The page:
Compass – Constitution - Covention
Symbolic tool, associated with the square, conveying the idea of a system associating mind and matter, rationality and spirituality, and so on. The symbolic association of these principles elevates their dual character to a higher ternary dimension.
This states the principles, specifies the structures and defines the orientation of the federation of lodges making up the Grande Loge de France. The General Regulations give details of how they are to be applied. The Constitution begins with the motto "Liberty – Equality – Fraternity".
The Convention (in June) and the Meeting of the Grand Lodge Session (in December) are the two occasions when the General Assembly of representatives of the Grande Loge de France meet. The General Assembly exercises legislative power. It associates this with executive power (the Federal Council) to develop the rules and usage of the Grande Loge de France and steers its policies.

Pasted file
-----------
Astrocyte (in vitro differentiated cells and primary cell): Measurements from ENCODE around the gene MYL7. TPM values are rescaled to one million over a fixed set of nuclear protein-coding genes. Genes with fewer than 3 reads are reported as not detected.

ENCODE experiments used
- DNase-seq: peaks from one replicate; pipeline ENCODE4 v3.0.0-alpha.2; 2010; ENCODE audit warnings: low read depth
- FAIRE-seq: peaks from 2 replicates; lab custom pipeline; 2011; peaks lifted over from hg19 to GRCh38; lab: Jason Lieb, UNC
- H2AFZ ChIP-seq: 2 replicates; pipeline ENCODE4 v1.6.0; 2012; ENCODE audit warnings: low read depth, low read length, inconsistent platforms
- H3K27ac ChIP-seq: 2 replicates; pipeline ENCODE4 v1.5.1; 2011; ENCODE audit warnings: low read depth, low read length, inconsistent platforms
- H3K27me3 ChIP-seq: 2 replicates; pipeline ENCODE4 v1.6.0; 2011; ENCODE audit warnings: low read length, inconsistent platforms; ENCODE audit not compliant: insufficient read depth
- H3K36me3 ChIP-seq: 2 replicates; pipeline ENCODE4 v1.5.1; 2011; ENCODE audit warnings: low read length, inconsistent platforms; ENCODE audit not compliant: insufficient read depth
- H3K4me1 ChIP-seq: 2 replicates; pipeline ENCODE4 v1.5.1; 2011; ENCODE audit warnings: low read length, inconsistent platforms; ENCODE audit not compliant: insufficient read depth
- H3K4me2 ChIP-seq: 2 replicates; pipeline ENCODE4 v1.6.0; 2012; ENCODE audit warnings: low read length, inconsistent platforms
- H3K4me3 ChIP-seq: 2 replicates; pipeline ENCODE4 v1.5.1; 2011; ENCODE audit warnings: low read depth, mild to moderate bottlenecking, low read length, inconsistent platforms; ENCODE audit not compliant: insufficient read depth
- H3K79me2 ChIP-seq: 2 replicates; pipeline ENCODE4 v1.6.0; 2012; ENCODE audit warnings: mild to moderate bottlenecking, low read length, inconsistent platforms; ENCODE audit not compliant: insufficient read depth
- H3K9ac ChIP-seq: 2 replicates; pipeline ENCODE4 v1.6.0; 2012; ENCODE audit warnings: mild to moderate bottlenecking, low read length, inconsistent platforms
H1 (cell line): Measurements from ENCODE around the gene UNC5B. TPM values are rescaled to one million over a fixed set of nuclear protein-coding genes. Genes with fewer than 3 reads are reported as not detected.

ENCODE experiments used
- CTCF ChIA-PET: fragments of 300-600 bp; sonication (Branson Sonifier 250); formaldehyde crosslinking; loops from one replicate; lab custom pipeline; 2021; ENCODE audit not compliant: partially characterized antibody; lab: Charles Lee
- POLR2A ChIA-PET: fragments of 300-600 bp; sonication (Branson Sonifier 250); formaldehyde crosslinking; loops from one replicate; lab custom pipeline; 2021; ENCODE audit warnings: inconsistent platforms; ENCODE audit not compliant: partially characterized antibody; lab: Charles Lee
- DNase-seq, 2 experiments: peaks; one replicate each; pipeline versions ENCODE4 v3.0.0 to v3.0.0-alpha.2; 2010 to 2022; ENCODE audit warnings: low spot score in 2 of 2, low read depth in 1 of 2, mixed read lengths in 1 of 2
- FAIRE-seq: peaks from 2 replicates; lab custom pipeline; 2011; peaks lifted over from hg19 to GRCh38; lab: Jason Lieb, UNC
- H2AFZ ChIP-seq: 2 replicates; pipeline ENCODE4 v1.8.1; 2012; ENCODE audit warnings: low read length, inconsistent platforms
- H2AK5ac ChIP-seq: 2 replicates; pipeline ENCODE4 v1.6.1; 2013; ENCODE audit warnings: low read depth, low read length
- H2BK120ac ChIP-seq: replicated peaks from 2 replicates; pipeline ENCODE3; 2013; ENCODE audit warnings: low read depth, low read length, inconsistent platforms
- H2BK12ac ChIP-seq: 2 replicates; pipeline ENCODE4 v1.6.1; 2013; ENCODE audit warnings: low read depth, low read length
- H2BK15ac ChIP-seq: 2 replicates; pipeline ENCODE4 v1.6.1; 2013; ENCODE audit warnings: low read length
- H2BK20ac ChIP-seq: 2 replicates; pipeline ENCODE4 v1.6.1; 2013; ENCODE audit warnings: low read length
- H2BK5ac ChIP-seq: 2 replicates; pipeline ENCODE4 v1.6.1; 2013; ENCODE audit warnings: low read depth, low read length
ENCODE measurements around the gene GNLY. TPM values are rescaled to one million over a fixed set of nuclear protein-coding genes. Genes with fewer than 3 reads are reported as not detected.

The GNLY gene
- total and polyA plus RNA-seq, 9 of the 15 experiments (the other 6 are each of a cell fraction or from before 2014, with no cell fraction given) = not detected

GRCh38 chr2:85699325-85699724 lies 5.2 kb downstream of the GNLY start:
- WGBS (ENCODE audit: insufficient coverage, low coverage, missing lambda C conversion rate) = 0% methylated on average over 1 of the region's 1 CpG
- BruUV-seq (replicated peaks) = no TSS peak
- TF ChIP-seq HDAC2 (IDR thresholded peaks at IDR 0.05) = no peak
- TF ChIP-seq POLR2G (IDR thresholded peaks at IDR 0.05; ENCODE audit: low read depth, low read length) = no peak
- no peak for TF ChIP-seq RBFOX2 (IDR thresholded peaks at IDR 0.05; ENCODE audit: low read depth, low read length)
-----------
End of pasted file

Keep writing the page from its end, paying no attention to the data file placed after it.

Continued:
Democracy - Duties
The Grande Loge de France has a democratic structure, founded on the separation of power according to the theory of the Freemason Montesquieu.
It comprises the legislative (in which the representatives of the lodges gather in the Grand Lodge Session and the Convention), the executive (a Federal Council of 33 members, elected by the Convention) and the judiciary (Fraternal Jury, elected by the Convention).
The Grand Master of the Obedience is elected by all the representatives of the lodges united in a Convention. The election is annual and the one-year mandate is renewable twice.
It is the same process for the Grand Officers, the two deputy Grand Masters, the Grand Orator, the Grand Secretary and so on.